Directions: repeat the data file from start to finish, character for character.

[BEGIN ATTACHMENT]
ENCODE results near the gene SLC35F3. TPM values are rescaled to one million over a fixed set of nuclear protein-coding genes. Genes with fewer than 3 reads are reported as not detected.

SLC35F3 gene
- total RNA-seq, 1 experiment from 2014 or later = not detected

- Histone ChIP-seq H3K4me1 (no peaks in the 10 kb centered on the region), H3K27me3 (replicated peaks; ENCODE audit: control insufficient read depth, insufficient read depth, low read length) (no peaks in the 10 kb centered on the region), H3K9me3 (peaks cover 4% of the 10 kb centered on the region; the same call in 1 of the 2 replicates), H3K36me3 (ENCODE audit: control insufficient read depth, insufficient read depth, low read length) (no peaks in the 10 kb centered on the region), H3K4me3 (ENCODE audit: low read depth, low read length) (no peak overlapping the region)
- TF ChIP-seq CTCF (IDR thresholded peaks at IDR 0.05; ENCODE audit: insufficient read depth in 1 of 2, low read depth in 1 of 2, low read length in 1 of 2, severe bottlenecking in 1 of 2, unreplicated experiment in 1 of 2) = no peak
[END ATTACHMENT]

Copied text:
ENCODE results near the gene SLC35F3. TPM values are rescaled to one million over a fixed set of nuclear protein-coding genes. Genes with fewer than 3 reads are reported as not detected.

SLC35F3 gene
- total RNA-seq, 1 experiment from 2014 or later = not detected

- Histone ChIP-seq H3K4me1 (no peaks in the 10 kb centered on the region), H3K27me3 (replicated peaks; ENCODE audit: control insufficient read depth, insufficient read depth, low read length) (no peaks in the 10 kb centered on the region), H3K9me3 (peaks cover 4% of the 10 kb centered on the region; the same call in 1 of the 2 replicates), H3K36me3 (ENCODE audit: control insufficient read depth, insufficient read depth, low read length) (no peaks in the 10 kb centered on the region), H3K4me3 (ENCODE audit: low read depth, low read length) (no peak overlapping the region)
- TF ChIP-seq CTCF (IDR thresholded peaks at IDR 0.05; ENCODE audit: insufficient read depth in 1 of 2, low read depth in 1 of 2, low read length in 1 of 2, severe bottlenecking in 1 of 2, unreplicated experiment in 1 of 2) = no peak